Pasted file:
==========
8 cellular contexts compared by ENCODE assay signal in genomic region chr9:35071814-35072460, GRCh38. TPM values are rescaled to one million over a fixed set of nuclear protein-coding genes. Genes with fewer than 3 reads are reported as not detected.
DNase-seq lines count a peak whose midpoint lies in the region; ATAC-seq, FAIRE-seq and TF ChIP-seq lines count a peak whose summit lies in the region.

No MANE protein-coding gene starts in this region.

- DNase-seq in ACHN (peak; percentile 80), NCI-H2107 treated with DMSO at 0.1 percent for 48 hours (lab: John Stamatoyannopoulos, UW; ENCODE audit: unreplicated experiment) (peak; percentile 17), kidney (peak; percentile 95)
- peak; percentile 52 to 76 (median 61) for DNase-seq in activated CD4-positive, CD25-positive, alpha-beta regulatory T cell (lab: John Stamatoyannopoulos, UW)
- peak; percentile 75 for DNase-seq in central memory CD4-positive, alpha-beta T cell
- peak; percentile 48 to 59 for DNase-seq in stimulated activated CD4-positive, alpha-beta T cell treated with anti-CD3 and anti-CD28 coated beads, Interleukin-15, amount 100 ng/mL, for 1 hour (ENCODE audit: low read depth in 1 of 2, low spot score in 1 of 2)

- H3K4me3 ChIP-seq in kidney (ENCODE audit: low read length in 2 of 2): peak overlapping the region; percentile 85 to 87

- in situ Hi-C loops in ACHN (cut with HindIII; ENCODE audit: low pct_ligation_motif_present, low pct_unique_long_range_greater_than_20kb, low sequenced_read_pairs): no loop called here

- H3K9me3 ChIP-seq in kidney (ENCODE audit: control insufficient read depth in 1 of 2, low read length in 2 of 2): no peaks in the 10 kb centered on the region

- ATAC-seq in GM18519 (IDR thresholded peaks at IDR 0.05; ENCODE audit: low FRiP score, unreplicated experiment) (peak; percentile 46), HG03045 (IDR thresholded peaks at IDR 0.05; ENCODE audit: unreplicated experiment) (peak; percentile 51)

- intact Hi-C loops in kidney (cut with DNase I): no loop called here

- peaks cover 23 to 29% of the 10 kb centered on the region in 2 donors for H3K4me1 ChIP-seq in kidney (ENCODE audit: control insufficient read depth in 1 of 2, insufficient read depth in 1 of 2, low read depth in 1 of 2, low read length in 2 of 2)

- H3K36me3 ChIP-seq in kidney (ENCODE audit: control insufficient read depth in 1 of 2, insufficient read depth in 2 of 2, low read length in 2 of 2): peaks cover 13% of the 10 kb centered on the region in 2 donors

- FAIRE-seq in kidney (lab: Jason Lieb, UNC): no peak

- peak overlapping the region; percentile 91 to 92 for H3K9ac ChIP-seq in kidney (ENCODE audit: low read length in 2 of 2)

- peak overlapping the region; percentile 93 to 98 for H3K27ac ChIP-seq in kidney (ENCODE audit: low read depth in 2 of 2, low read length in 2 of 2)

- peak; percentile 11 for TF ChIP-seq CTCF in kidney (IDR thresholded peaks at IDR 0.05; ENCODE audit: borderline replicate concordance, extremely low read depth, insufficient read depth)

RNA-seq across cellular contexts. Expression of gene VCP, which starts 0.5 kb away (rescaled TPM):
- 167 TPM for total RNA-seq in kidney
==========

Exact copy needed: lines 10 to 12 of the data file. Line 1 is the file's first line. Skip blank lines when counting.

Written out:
- H3K9me3 ChIP-seq in kidney (ENCODE audit: control insufficient read depth in 1 of 2, low read length in 2 of 2): no peaks in the 10 kb centered on the region

- ATAC-seq in GM18519 (IDR thresholded peaks at IDR 0.05; ENCODE audit: low FRiP score, unreplicated experiment) (peak; percentile 46), HG03045 (IDR thresholded peaks at IDR 0.05; ENCODE audit: unreplicated experiment) (peak; percentile 51)

- intact Hi-C loops in kidney (cut with DNase I): no loop called here